Sometimes, you need to transplant yourself from your nursery bed to a field to grow.
While I was in Secondary School, I followed my friend and his dad to the farm sometimes, mostly to give food to workers or run some errands. His Dad was a farmer who planted literally everything, his compound is filled with different species of mangoes and so many other trees. His dad major focus was rice farming though, so, whenever we didn’t find him at home, he’d most likely be in the field working. He was a hard worker. Not sure he ever got tired of working in his farm. If his life was not cut short by a horrible accident, he’d probably be a rich man now.
So, one of those days that I followed my friend and his Dad to the farm, I assisted the workers to uproot rice from their nursery beds, washed, arranged and took them to the swamp where there were workers already transplanting. The thing with rice is that if you don’t transplant it, it’ll perform poorly in the nursery, mostly because of the soil. (People now plant directly to field though) They never let me transplant because I wasn’t exactly good at the job. It was literally a backbreaking job, especially since it was done manually. I watched the workers for a while and begged them to let me transplant since I’d watched them and learnt. They taught me how to and let me. I was so happy to work and I did until I got tired.
A couple of days later, the entire field went from green to yellow as it was wont to after transplantation. Several days later, the field went green except one portion that went from yellow to brown and withered off, the portion that I worked on. I was banned from going to the field after then.?
I have come to realise that sometimes, life is like that. You have to transplant yourself from your nursery bed to the main field to grow.
Your nursery bed may be your current location, job, department, business or even partner. It may be a strategy that you’ve been using for years that is no longer in tune with the current reality. It may be that certification you’ve been refusing to get. It may be an agelong tradition.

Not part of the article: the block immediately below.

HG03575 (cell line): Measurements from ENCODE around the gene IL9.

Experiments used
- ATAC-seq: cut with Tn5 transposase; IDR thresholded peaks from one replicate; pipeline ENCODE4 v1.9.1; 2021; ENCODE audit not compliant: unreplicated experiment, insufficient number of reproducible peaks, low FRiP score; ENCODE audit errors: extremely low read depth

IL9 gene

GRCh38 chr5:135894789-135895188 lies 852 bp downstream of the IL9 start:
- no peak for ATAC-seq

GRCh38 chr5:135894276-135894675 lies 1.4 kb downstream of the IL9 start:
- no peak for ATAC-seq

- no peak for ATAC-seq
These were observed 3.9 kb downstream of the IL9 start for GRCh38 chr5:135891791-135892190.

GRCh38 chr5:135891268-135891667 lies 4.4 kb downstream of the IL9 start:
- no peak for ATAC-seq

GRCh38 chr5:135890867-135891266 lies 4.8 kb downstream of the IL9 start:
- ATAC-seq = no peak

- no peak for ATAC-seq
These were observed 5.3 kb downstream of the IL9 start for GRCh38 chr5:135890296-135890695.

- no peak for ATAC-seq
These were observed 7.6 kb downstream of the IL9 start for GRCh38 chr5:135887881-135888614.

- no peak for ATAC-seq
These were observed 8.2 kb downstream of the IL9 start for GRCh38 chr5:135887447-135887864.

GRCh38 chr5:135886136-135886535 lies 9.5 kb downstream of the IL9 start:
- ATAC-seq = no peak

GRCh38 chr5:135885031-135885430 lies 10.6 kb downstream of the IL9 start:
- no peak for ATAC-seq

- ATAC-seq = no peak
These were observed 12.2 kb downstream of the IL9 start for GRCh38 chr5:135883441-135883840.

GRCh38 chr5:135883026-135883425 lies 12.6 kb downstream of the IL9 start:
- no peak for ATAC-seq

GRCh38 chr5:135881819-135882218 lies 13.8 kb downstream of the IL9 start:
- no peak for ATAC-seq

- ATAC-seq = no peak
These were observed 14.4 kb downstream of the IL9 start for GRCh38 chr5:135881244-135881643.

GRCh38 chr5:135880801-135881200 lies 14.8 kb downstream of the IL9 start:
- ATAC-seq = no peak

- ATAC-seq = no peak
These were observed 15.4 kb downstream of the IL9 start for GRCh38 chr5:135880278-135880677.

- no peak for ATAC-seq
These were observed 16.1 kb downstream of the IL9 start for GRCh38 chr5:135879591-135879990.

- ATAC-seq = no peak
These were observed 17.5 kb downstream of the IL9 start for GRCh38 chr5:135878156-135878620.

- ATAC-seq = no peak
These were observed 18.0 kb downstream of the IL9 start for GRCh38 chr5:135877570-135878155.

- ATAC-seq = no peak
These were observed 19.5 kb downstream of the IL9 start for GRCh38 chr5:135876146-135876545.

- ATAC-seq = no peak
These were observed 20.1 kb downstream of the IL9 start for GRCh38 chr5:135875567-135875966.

Unlike rice that requires just one transplantation, I think humans may require more than one in order to reach their full potential, if they ever do. Port Harcourt was a nursery bed for me, even though I got way too comfortable there and refused to move. As expected, I got the right nutrients for a nursery bed, but my growth was not quite impressive. I finally transplanted myself to Lagos and I’ve grown exponentially in the past 5 years. I also think Lagos is yet another nursery bed for me.
My previous job was also a nursery bed. Leaving was me transplanting myself, but here’s the thing about that transplantation. It’s the same with the rice that I helped the workers transplant. I know I wasn’t prepared enough to quit. It was a major gamble that could have gone wrong. I could have gone from green to yellow to brown and withered off like the rice I transplanted, but I luckily survived.
So, while looking to transplant yourself from the nursery, be sure you’re planting yourself right. Weigh all your options before transplanting. Take calculated risks. Do not gamble with your future like me.
Sometimes, it’s better to have stunted growth on your nursery bed than to transplant yourself to a field and wither off.